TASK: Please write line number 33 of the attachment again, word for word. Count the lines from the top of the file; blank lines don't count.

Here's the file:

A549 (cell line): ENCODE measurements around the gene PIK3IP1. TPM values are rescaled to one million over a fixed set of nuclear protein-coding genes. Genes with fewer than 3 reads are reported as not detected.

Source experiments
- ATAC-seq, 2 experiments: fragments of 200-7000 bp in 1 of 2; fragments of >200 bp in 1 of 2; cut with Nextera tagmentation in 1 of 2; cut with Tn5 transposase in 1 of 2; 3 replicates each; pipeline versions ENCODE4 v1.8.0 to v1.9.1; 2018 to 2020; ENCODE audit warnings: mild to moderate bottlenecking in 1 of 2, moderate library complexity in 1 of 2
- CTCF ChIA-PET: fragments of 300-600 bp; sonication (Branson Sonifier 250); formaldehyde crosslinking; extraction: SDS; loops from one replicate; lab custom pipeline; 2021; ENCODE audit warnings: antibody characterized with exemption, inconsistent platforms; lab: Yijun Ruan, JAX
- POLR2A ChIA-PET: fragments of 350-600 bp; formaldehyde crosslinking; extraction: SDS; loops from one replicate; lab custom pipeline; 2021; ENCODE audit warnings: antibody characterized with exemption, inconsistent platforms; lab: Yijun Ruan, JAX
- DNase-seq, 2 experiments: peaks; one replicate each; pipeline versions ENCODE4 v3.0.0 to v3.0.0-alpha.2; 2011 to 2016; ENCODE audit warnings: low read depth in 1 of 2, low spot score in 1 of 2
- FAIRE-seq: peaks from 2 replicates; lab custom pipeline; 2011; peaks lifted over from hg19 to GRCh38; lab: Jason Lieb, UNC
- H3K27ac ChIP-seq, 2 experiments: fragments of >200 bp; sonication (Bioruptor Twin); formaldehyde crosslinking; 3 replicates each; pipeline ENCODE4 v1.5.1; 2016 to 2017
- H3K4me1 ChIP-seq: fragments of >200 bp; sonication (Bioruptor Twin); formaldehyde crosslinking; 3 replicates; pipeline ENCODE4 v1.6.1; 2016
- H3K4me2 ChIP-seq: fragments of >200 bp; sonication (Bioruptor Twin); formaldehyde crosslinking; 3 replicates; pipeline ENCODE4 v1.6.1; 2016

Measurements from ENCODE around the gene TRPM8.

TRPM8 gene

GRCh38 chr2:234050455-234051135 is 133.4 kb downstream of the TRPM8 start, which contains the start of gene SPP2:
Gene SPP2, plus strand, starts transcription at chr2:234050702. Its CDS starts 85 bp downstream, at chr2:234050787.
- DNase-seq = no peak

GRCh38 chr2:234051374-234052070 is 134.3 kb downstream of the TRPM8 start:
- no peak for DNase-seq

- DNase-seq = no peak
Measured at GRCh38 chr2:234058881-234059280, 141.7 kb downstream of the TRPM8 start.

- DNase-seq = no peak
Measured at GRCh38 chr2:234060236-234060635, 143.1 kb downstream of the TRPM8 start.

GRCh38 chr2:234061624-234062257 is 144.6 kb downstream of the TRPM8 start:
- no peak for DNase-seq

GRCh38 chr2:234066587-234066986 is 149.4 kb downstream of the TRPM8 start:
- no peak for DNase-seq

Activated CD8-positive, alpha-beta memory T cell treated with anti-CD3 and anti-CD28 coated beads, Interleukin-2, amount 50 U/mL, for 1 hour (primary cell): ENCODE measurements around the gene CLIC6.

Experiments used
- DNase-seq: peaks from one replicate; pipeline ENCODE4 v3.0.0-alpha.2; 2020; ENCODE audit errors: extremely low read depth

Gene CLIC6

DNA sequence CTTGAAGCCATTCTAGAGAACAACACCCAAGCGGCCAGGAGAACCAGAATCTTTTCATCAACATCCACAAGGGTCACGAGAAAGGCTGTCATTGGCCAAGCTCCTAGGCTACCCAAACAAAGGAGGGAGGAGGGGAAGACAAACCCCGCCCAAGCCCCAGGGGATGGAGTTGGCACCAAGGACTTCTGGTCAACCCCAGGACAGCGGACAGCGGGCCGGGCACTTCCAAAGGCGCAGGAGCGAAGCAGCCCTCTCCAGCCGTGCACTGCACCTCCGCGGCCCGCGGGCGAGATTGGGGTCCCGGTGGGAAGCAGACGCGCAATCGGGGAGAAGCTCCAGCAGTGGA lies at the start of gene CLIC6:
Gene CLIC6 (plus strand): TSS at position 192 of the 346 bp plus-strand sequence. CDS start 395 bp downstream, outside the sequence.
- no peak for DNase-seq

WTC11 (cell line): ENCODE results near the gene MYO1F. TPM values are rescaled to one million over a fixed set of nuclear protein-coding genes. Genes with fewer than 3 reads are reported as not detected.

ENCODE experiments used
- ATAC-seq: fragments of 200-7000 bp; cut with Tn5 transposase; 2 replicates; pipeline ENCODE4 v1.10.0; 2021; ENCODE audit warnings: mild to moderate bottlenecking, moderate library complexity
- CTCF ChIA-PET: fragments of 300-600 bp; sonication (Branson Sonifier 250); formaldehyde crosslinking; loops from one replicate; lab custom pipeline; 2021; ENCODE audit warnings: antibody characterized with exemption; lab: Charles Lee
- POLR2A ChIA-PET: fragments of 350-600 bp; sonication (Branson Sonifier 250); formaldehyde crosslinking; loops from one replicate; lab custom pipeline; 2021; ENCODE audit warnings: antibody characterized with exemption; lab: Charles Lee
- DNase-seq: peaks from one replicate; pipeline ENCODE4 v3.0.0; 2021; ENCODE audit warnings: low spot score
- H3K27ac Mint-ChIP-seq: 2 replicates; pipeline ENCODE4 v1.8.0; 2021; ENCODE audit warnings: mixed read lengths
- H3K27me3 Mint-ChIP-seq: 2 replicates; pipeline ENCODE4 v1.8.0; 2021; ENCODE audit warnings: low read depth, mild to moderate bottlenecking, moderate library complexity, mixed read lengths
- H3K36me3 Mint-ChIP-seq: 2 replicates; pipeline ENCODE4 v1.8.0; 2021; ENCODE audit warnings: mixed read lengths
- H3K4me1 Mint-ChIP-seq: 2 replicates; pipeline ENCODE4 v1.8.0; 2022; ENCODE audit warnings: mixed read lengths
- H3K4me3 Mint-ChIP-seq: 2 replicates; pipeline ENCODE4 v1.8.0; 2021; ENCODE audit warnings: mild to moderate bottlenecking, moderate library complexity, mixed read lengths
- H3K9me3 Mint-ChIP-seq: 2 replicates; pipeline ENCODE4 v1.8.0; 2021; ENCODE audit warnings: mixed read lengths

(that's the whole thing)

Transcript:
WTC11 (cell line): ENCODE results near the gene MYO1F. TPM values are rescaled to one million over a fixed set of nuclear protein-coding genes. Genes with fewer than 3 reads are reported as not detected.